The Disaster Artist: Film Review

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Among last years Golden Globe winners, though surprisingly not even noteworthy Oscar nominations, was the documentarian film The Disaster Artist. The film, based on the book of the same name, followed the makings of another infamous film: The Room. The Room is a cult classic released in 2003, classic for it’s sheer and unapologetic badness. Seriously. It’s widely regarded as one of the worst films of all time; written, directed, and starred in by possibly one of the strangest men of all time: Tommy Wiseau. I’m not going to go into the details of The Room, if for no other reason than I’ll just start laughing uncontrollably again, so feel free to look it up sometime. You sure as hell won’t find a review for it here. As for The Disaster Artist, the film goes deep into the making of the film from the eyes of Wiseau’s more-sane but submissive right hand man Greg Sestero. The film features the illustrious Franco brothers playing the lead roles, in this down to earth tale of one of the weirdest things ever put on screen.

Let’s get the performances out of the way. They’re unbelievable. James Franco’s Tommy Wiseau is eerie to watch; from all of his unabashed confidence in the face of bewilderment, to his speech patterns, to his looks; he pulls the role off with incredible gusto, fully deserving his Golden Globe win. His brother, Dave Franco, continues to one of the most underrated actors in the industry with a relatable, friendly portrayal of Sestero, really bringing across his desire for success in the art of acting and films, and his struggle to get there with his level of talent. I really loved the chemistry between the two of them, their brotherly connection was an obvious tool in bringing across the relationship between Wiseau and Sestero. As for the other performances, one of the most respectable men in comedy; Mr. Seth Rogen; stood out as well for his portrayal of the head cinematographer on the set of The Room.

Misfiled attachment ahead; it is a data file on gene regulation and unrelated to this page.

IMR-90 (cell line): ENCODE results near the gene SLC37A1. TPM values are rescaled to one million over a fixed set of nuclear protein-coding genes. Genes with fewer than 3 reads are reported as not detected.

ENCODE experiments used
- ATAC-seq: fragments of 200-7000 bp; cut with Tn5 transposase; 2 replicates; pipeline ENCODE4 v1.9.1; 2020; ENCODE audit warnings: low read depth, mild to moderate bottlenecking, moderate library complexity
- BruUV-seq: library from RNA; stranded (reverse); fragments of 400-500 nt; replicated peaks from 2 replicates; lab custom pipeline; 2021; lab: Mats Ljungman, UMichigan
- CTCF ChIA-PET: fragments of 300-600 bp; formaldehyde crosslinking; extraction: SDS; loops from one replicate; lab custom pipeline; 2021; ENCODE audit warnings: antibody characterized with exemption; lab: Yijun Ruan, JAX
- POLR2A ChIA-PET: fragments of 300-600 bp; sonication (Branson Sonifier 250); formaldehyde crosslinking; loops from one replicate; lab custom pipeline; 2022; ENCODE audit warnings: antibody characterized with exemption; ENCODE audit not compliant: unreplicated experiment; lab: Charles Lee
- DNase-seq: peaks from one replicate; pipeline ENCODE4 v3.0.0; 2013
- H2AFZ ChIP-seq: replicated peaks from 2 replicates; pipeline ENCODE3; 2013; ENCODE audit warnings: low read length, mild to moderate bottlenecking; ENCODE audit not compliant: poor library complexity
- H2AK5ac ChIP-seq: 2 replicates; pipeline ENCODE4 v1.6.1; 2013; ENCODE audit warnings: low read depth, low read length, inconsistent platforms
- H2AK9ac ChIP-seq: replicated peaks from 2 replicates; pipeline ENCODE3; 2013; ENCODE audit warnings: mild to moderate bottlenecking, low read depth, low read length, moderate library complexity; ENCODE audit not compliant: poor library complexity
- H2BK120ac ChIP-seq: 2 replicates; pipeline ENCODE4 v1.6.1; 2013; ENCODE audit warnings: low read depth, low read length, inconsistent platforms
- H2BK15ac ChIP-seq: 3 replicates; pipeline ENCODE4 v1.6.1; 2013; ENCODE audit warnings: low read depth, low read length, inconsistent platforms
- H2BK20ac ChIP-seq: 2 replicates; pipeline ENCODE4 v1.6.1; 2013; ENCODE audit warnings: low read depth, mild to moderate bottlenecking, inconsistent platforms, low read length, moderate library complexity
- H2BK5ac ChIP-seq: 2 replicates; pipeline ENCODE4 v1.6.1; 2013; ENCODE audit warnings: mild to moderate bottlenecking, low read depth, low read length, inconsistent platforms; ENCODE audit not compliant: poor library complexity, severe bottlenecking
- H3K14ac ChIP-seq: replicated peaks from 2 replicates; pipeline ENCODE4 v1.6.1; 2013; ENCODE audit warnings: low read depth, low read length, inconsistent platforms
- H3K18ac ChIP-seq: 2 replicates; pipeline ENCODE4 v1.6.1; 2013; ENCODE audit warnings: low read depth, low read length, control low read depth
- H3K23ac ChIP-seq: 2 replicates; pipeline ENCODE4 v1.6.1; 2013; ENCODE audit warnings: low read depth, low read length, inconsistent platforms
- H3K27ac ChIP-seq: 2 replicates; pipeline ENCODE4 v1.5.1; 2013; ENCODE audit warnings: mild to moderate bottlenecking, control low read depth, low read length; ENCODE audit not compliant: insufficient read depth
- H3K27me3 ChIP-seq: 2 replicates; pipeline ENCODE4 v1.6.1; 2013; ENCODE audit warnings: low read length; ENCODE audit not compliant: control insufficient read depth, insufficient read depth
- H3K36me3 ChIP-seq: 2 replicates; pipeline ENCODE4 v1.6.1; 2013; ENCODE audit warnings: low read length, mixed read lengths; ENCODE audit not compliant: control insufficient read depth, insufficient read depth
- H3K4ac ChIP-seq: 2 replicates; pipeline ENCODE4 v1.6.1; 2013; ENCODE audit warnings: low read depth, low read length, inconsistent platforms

Now here’s the confusing part. This film is not a comedy. That was unexpected for me, going into it. I was expecting a laugh out loud, almost slapstick film, a mockumentary of sorts. Instead, what I got, as a result of a fairly well written screenplay, was a more down to earth, almost sad story of a man who genuinely believed he was misunderstood. There are some incredibly meaningful, incredibly sad moments in the film that endear Wiseau to the audience, just as there are plenty that show his insane side. This was nice, and there were moments where I was holding my breath, but overall, I didn’t find this to be a positive quality in this film. It came across as a little tonally inconsistent, as there were plenty of laugh-out-loud moments and moments of sketch comedy, which as a viewer didn’t seem to make an awful lot of sense. It’s like the writers couldn’t decide which film they wanted to make, so instead they kind half made both, and it doesn’t sit well. Not only that, but the climactic moment ended up being literally neither, leaving the film unsatisfying.

The intrigue factor is what makes or breaks this film. Franco’s Wiseau is just good enough that it can make up for the tonal inconsistency of the film, and the mystery of the man itself are just interesting enough, that to the right audience the film could be just what the doctor ordered. Wiseau was a strange man with a strange background; as undisclosed ones often are. Just before the credits of the film start, a multimedia begins explaining. No one knows how old Tommy Wiseau is, just as no one knows where he comes from or where he made his fortune from (The Room cost almost 6 million dollars). The man is an enigma, and that in of itself can be interesting. I personally couldn’t get past the tonal issues the film has, that’s too important an aspect for me. I would, however not discourage anyone from watching The Disaster Artist.

– Aman Datta

Aman’s Score – 64/100                                                                 Aryamaan’s Score – 72/100

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